Adding bonds to your portfolio can strengthen the performance of your holdings. It can also minimize the amount of risks your portfolio is facing, while allowing for some regular income coming in your pockets.
Here are the most basic characteristics of bonds you should know about.
A Bond is a Loan
A bond is at its purest a loan a company takes out. Investors lend the business some money when they buy bonds.
The company then pays the investors coupons, or annual interest rate paid on a bond as a percentage of face value. Usually, these coupons are given semiannually. They then return the principal at the maturity date and this ends the loan.
Maturity refers to the date is when the principal or par amount of the bond will be paid to investors. This is also the date when the company’s bond obligation will end.
Secured and Unsecured Bonds
A bond can either be secured or unsecured.
Unsecured bonds are also known as debentures, whose interest payments and return of principal are guaranteed only by the credit of the issuing company. If the company fails, the investor may get little of the investment back.
Meanwhile, a secured bond is a bond in which particular assets are pledged to the holders if the company fails to repay the obligation.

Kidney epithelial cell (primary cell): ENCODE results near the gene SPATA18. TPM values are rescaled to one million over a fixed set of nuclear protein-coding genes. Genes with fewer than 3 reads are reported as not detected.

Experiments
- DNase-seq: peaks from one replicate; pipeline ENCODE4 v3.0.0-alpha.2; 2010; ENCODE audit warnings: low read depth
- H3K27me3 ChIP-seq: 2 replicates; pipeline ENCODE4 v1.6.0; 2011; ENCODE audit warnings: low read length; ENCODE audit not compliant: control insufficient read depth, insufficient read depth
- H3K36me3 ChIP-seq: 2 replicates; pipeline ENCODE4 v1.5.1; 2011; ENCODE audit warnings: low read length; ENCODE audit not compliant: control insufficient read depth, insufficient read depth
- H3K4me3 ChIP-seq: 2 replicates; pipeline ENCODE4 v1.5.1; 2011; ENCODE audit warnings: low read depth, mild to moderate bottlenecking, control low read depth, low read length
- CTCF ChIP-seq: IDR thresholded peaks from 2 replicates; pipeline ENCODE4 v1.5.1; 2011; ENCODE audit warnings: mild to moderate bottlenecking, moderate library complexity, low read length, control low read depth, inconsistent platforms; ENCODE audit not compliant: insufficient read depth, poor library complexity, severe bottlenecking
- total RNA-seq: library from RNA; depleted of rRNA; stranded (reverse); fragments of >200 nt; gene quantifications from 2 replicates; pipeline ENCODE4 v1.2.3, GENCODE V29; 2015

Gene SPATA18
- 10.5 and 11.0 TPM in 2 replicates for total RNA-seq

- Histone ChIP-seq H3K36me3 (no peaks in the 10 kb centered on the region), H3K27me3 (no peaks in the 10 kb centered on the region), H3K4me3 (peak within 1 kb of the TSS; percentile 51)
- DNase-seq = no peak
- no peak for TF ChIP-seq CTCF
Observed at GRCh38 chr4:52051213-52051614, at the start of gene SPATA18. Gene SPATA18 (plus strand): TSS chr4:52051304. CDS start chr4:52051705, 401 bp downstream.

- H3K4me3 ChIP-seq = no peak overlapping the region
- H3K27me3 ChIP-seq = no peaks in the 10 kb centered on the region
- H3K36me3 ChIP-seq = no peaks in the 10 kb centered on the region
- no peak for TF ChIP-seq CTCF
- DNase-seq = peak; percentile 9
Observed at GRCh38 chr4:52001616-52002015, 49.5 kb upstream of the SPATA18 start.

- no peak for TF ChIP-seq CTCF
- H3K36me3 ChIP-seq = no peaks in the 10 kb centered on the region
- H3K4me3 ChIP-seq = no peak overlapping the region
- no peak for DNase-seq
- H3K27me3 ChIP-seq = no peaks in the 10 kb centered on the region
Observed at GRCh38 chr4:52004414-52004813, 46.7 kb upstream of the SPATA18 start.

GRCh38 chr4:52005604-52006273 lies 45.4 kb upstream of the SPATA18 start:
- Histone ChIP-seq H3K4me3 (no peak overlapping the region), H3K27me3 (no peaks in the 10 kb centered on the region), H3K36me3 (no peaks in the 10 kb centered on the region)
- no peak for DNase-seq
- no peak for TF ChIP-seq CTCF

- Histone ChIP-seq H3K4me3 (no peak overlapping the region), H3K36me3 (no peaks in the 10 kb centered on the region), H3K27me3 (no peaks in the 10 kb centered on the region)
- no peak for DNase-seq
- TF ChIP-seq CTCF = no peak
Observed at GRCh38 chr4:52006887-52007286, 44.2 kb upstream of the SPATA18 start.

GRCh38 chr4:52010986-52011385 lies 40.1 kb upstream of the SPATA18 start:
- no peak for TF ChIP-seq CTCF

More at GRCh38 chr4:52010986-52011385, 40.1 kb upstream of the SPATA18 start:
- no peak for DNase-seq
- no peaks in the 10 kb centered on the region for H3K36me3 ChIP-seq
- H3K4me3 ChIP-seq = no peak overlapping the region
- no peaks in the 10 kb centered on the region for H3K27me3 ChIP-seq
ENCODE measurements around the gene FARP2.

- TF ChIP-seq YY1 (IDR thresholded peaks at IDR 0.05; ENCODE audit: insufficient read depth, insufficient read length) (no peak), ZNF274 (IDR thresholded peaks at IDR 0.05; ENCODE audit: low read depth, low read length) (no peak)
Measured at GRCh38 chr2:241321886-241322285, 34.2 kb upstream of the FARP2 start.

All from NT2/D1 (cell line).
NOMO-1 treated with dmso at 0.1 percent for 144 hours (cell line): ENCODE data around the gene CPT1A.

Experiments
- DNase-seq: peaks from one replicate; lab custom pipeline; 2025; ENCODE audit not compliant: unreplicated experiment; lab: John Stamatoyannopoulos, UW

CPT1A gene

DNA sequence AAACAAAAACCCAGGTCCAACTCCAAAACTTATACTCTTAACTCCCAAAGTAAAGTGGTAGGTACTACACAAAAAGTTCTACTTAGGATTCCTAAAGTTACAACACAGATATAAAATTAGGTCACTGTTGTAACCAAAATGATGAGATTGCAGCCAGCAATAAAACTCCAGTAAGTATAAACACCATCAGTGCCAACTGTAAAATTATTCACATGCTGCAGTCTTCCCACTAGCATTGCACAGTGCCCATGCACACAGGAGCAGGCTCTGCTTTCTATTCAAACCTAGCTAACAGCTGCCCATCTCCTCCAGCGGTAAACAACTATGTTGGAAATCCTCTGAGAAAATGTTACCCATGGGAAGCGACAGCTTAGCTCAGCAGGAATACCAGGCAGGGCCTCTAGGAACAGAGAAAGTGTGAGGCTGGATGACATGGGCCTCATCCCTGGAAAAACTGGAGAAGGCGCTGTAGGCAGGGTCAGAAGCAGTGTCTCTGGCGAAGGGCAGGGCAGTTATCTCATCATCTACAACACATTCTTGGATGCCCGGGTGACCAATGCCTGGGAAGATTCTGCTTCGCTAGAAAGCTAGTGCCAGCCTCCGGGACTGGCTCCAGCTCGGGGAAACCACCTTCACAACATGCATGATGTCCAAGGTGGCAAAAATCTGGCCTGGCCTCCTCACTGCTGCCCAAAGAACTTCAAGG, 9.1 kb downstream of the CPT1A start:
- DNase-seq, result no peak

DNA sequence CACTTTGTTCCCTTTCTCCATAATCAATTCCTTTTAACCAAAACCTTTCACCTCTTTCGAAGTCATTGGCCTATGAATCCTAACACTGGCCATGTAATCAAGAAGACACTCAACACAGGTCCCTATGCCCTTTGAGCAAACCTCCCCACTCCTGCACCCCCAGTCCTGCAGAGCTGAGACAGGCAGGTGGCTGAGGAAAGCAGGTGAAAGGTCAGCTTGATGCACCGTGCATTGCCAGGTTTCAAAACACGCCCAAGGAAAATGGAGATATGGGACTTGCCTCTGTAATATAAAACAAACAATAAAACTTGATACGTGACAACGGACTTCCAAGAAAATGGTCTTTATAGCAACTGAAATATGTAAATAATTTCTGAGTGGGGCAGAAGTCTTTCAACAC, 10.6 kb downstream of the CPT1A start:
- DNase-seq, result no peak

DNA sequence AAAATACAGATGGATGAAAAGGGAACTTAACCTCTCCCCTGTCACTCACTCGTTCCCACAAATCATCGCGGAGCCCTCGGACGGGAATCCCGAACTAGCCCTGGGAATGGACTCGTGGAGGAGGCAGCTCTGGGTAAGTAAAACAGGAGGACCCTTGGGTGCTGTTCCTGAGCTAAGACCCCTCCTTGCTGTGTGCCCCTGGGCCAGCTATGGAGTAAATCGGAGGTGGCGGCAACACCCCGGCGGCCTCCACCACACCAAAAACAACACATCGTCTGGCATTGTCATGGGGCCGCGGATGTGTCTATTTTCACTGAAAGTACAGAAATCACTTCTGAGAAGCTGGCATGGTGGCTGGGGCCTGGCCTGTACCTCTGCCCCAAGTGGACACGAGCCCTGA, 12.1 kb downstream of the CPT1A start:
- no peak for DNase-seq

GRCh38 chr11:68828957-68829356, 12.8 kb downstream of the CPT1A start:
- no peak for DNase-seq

Another key characteristic of bonds is that sometimes they are “callable.”
Some bonds can be paid off by the issuer even before the maturity date. If the bond has a call provision, then it may be paid off at an earlier time at the company’s discretion, often at a slight premium.
Types of Bond Risks
As with many lucrative assets, bonds also carry inherent risks. Here are some of them.
Credit or Default Risks
Credit or default risks refer to the risk that interest and principal payments attached to the obligation will not be paid off.
Interest Rate Risks
Interest rate risks refer to the risk that interest rates will change significantly from what the investor has expected.
If the interest rate falls significantly, then the investor faces the possibility of a prepayment. Meanwhile, if the interest rates increase, the investor will be stuck with an asset that yields below market rates.
Longer time to maturity means higher interest rate risk for the investor. That’s because it’s very difficult to predict market developments far into the future?
Prepayment risk refers to the chance that the bond issue will be paid off earlier than the expected maturity date, usually through callability.
This can be bad news for the investor because the company only has an incentive to repay the obligation early when interest rates have slipped substantially.
Instead of holding a high interest investment, the investors will have to reinvest the funds in a lower interest rate investment.
Bond yields are used to measure the returns gotten from a bond. The yield to maturity if the most commonly used metric for this.
However, there are also other measures such as the current yield, nominal yield, yield to call, and realized yield.